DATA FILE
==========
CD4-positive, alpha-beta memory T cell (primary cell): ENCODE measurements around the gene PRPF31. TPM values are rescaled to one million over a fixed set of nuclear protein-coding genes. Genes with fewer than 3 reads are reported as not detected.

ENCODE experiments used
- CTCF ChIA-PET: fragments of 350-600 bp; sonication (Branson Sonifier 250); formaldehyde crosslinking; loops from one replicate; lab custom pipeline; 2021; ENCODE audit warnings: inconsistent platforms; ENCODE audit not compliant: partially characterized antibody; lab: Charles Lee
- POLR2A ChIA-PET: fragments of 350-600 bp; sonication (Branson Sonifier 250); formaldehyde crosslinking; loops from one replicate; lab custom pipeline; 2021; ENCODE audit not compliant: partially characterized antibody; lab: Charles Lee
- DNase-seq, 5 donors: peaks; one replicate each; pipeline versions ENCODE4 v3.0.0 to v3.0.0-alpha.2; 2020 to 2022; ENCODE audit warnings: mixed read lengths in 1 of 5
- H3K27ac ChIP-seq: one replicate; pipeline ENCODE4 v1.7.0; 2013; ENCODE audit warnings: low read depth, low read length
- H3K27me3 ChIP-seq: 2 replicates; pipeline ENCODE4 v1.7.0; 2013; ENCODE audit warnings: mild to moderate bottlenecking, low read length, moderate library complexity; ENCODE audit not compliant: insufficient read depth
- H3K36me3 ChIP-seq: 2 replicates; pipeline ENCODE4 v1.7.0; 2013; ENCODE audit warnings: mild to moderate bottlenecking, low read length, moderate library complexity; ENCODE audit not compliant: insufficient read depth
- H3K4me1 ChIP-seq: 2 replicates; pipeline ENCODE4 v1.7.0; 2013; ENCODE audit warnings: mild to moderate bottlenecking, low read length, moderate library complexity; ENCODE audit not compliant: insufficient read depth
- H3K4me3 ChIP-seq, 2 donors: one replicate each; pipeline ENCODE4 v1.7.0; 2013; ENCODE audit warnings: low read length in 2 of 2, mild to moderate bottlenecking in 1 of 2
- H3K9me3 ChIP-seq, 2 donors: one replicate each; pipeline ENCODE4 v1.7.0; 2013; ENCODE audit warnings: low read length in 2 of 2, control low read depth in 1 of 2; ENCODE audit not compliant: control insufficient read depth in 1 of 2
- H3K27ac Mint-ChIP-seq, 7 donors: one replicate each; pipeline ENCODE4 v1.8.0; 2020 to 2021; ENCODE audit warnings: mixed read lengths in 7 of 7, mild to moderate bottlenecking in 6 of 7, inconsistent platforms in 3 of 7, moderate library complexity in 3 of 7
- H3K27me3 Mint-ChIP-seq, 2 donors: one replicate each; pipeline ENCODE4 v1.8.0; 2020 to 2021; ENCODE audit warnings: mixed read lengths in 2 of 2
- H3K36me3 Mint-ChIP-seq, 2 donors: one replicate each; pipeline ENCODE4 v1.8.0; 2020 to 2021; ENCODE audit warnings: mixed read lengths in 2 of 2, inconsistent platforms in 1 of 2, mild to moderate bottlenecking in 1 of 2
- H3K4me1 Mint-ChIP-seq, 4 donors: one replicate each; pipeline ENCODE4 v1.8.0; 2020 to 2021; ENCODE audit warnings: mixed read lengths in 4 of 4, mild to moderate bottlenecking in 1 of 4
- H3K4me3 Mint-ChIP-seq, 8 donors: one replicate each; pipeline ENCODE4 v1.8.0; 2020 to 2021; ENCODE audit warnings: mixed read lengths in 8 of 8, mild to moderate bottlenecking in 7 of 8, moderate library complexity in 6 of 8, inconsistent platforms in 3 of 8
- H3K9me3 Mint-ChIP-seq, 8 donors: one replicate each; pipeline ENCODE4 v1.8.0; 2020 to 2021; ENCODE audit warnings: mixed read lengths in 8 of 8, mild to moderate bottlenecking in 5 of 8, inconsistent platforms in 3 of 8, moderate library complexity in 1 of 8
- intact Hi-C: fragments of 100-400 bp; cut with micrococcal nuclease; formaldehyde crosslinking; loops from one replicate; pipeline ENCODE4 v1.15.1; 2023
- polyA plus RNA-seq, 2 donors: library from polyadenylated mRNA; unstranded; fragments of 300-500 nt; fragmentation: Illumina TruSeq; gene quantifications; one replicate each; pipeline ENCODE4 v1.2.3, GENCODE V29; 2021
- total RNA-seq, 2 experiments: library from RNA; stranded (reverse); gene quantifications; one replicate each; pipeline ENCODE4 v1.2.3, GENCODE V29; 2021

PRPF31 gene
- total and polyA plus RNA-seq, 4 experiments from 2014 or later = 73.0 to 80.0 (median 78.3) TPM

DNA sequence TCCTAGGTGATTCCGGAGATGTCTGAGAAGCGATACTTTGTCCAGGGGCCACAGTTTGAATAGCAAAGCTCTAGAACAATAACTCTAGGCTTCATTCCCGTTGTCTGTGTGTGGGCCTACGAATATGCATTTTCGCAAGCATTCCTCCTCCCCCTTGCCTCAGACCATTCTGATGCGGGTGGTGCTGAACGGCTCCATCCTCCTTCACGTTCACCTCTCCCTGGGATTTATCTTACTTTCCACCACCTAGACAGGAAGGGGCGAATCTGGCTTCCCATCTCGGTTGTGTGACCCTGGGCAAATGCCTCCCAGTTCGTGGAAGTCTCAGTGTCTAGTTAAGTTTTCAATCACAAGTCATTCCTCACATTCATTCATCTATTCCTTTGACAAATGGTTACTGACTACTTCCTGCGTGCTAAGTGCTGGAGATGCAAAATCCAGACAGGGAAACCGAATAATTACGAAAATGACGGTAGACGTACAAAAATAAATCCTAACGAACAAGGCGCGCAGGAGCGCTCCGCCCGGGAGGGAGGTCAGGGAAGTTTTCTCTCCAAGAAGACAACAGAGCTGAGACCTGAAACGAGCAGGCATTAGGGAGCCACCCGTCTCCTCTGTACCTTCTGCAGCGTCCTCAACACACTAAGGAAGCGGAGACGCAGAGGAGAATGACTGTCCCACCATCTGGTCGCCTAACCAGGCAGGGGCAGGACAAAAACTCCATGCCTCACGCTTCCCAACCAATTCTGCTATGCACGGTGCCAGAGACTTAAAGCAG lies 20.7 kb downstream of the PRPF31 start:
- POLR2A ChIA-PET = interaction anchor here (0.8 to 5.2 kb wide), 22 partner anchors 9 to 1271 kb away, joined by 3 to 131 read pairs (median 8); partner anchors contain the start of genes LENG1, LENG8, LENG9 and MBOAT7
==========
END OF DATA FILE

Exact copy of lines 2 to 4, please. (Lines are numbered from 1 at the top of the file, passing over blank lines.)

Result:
ENCODE experiments used
- CTCF ChIA-PET: fragments of 350-600 bp; sonication (Branson Sonifier 250); formaldehyde crosslinking; loops from one replicate; lab custom pipeline; 2021; ENCODE audit warnings: inconsistent platforms; ENCODE audit not compliant: partially characterized antibody; lab: Charles Lee
- POLR2A ChIA-PET: fragments of 350-600 bp; sonication (Branson Sonifier 250); formaldehyde crosslinking; loops from one replicate; lab custom pipeline; 2021; ENCODE audit not compliant: partially characterized antibody; lab: Charles Lee